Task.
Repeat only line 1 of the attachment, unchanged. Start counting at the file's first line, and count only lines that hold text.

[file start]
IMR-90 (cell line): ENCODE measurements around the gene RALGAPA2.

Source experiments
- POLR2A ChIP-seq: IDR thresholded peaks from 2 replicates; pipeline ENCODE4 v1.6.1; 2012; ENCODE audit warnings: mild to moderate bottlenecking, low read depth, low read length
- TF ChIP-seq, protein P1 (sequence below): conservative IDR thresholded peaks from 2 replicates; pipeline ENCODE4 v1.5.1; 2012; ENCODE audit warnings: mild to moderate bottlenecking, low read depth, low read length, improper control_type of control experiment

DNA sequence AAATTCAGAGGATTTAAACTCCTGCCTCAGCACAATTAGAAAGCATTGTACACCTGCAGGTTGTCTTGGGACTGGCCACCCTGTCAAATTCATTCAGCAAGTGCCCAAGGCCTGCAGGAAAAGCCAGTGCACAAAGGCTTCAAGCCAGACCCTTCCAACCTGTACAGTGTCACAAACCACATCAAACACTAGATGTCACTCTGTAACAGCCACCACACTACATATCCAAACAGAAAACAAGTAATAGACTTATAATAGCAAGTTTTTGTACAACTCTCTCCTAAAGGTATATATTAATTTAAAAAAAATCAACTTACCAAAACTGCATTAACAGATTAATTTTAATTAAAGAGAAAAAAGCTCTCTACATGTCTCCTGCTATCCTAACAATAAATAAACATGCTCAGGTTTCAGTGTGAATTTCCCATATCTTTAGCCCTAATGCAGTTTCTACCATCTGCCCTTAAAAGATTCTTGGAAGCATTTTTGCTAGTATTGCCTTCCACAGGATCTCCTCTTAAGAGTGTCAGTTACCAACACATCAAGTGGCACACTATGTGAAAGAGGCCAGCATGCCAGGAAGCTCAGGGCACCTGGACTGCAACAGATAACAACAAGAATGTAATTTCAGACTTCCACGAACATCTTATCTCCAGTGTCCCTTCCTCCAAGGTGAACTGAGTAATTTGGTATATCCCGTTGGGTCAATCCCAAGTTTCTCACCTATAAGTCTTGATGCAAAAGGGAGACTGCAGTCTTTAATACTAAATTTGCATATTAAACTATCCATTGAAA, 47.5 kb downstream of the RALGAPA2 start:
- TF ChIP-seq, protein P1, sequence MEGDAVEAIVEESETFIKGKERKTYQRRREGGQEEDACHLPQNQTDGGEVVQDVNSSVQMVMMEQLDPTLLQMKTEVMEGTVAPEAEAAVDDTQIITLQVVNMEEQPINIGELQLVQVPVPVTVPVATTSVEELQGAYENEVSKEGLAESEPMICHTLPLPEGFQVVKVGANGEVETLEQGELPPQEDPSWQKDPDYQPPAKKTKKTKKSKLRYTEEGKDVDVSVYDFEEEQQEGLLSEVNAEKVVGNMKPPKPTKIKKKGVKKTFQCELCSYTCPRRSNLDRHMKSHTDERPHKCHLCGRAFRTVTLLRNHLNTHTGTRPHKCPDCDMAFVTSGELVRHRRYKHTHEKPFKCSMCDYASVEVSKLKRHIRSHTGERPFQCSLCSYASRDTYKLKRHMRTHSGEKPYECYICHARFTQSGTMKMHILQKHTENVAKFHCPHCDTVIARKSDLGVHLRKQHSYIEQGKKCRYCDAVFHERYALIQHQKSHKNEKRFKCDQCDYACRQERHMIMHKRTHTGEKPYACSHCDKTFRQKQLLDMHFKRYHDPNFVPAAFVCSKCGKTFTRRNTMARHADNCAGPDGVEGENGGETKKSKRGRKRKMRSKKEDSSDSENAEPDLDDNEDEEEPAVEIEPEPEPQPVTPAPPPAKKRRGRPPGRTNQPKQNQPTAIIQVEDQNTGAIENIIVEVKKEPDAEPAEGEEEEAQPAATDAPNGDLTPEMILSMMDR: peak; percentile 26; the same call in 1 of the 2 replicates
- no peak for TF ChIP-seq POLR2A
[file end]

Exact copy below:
IMR-90 (cell line): ENCODE measurements around the gene RALGAPA2.